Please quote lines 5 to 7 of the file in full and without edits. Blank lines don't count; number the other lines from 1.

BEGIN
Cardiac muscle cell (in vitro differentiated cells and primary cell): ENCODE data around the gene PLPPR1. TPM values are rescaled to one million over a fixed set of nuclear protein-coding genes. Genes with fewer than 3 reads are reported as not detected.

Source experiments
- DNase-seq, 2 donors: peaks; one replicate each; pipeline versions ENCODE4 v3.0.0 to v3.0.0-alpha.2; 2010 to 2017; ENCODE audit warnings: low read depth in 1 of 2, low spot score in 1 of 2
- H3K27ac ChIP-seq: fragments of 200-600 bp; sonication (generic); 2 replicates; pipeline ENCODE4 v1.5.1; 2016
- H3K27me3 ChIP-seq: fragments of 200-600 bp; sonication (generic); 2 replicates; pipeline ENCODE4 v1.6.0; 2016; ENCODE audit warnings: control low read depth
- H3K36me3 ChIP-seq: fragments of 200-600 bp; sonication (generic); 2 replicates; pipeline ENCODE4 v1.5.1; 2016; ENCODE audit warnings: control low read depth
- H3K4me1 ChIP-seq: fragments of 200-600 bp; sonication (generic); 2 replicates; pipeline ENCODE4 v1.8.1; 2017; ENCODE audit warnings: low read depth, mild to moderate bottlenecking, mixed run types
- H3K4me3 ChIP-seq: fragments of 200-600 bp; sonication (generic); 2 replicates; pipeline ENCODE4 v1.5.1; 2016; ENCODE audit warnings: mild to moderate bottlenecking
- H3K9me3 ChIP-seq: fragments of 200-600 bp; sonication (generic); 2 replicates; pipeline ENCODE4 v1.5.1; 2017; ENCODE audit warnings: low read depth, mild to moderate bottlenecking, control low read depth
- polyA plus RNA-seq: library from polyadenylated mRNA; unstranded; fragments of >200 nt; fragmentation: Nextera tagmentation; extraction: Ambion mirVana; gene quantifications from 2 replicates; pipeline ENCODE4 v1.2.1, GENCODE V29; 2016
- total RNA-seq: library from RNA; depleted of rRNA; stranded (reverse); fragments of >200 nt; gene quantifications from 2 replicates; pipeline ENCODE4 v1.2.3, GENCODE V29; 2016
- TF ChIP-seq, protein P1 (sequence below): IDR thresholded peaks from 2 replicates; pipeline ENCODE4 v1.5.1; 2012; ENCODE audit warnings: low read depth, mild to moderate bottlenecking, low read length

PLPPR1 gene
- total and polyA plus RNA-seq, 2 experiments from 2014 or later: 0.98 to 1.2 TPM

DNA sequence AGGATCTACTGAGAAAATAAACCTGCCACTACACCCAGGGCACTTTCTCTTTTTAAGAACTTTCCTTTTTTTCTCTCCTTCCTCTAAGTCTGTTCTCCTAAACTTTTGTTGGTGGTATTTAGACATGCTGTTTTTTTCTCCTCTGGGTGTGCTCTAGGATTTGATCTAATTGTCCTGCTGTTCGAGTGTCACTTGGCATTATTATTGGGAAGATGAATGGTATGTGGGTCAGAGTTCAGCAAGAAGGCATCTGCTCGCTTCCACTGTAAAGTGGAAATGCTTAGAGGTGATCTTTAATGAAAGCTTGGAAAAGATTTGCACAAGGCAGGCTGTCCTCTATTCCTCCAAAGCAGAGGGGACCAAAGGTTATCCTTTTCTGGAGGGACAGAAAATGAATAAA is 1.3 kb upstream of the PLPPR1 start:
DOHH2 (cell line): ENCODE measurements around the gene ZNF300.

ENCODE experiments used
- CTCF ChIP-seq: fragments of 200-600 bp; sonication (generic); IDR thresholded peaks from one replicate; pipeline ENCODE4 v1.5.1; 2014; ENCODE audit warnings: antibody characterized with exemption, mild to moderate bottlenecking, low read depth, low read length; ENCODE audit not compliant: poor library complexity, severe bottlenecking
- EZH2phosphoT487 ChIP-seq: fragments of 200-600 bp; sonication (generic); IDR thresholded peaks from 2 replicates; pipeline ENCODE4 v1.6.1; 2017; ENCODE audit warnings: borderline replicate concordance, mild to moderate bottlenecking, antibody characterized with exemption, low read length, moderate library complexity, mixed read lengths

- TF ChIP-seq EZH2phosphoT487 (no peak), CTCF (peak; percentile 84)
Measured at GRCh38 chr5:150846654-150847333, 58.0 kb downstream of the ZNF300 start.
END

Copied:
- H3K27me3 ChIP-seq: fragments of 200-600 bp; sonication (generic); 2 replicates; pipeline ENCODE4 v1.6.0; 2016; ENCODE audit warnings: control low read depth
- H3K36me3 ChIP-seq: fragments of 200-600 bp; sonication (generic); 2 replicates; pipeline ENCODE4 v1.5.1; 2016; ENCODE audit warnings: control low read depth
- H3K4me1 ChIP-seq: fragments of 200-600 bp; sonication (generic); 2 replicates; pipeline ENCODE4 v1.8.1; 2017; ENCODE audit warnings: low read depth, mild to moderate bottlenecking, mixed run types